One of the American League’s best pitchers from 2016 isn’t set to be compensated as such by the Toronto Blue Jays this season. Is that a problem?
Draft picks that pan out in Major League Baseball turn into esteemed prospects within their respective organization. Any upper level MLB front office executive will tell you there’s few things more rewarding from an operations standpoint. This is something the Toronto Blue Jays are looking to improve at.
Mark Shapiro was hired as President and CEO of the Blue Jays to change the culture of the club from a developmental perspective. Toronto understands his skills and propensities building organizations and their farm systems up through the draft and internal processes into real contenders.
After all, much of Shapiro’s time as an executive with the Cleveland Indians from 1991-2015 (starting in 2001 as GM and 2010 as President) can be summed up with a few tidbits worth noting; the Tribe had a payroll consistently below the league average from 2011-2015, but only once did they finish the season with less than 80 wins in that time span.
Even some of the Indians success in 2016 and their historic run to an ALCS pennant last year after Shapiro’s departure can be credited towards his work and ethos building the organization up prior.
It should come as no surprise that young, talented players on the farm or early in their MLB careers is something Shapiro covets. They’re inexpensive and they have many controllable and arbitration years ahead of them.
It’s tough to justify paying a starter less than 12 months removed from a15-2 season leading sthe American League with his 3.00 ERA and 23 quality starts the MLB minimum ($535,000) in 2017, but such will be the case. Sanchez, who will turn 25 on July 1, could likely be Toronto’s Opening Day starter this year and is looking to build on a stellar sophomore performance.
We won’t get into the details of the contract and why there was a difference of opinions, or whether it’s Boras’ place to comment publicly in the first place. But none of this is surprising given Shapiro’s M.O., is it? Or Boras’ ego, for that matter. Toronto’s CEO is taking advantage of the MLBPA’s framework when it comes to contracts, but he isn’t breaking any rules.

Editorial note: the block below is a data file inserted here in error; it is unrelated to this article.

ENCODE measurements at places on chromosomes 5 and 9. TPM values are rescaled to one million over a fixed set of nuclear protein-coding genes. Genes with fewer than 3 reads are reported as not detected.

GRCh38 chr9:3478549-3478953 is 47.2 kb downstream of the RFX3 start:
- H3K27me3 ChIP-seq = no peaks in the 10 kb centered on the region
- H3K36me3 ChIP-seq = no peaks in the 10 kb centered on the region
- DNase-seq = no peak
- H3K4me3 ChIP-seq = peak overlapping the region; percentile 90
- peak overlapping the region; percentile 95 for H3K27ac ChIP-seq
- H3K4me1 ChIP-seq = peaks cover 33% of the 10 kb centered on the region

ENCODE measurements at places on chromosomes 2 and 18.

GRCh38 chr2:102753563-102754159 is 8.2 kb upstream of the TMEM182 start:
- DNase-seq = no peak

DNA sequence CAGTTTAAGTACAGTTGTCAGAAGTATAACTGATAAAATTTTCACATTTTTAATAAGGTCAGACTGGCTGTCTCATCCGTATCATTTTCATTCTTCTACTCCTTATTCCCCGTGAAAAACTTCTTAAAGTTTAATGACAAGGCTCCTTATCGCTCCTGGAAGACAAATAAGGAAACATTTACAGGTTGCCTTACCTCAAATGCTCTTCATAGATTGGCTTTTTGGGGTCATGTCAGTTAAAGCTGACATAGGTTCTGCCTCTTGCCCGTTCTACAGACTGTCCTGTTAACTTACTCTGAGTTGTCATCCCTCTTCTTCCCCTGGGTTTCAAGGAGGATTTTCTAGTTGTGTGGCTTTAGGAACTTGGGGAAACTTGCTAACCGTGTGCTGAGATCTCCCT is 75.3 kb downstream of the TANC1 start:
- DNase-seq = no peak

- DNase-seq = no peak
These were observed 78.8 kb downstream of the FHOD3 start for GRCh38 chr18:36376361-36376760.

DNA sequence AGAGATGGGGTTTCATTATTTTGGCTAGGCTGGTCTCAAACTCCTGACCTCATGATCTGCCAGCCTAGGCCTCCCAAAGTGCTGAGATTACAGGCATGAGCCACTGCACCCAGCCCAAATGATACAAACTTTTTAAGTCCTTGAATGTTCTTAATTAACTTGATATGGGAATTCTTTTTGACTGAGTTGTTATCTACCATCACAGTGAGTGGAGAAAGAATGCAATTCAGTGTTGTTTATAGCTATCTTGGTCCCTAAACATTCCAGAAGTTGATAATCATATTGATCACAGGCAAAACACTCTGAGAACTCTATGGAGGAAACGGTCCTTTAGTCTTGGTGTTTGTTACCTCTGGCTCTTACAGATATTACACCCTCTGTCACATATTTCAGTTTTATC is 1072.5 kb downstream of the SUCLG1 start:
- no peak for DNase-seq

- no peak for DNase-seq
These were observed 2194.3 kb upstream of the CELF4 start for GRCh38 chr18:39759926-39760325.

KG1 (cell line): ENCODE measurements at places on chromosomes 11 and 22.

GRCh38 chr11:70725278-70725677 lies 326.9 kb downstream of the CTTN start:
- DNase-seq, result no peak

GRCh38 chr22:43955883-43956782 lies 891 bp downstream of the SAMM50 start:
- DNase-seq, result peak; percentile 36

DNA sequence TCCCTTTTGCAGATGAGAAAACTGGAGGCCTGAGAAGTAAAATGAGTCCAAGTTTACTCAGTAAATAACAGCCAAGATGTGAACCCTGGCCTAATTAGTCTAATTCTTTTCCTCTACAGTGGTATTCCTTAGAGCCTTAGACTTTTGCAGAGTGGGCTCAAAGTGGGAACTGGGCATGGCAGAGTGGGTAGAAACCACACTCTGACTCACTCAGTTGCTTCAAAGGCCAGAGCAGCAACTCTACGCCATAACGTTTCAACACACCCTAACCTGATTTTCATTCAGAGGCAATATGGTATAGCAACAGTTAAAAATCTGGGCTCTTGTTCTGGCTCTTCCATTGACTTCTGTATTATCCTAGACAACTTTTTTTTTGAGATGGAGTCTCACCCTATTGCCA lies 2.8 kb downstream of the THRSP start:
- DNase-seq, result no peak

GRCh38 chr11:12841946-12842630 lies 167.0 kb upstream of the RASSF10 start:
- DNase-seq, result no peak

The Blue Jays have been to two consecutive ALCS’s from 2015-16 while operating with a payroll well north of the league average in both of those years. Shapiro is trying to remedy that. Cleveland and Kansas City are recent shining examples that display bloated payrolls and high priced free agent signings aren’t necessities when it comes to playing in a World Series.
Sanchez is getting slighted some, but he knows the organization still has a vested interest in him and people like Shapiro see him as the future of baseball in Canada’s only big league environment. Once he becomes arbitration eligible in 2018, his performance will be rewarded and his salary will be more reflective of his success on the mound.
He will easily be the lowest paid starter in Toronto’s rotation, yet no pitcher will have higher expectations than Sanchez in 2017. Good things come to those who wait. If Toronto’s best right-handed arm continues to approach his work in the same manner, his fortunes will literally improve in the near future.
In the meantime, with Shapiro keeping costs down, it gives the club more flexibility to do things like attempt to re-sign 2015 AL MVP Josh Donaldson, who won that very award on a meagre arbitration salary of $4.3MM. Seven years older than Sanchez, the Blue Jays’ third baseman is set to make a base salary of $17MM before potentially hitting the free agent market come December.
If 2016 was a sign of things to come for Aaron Sanchez, he’ll likely be making that kind of money in a single year long before he celebrates his own 31st birthday. Toronto Blue Jays fans can only hope he’ll still be cashing those pay checks north of the border.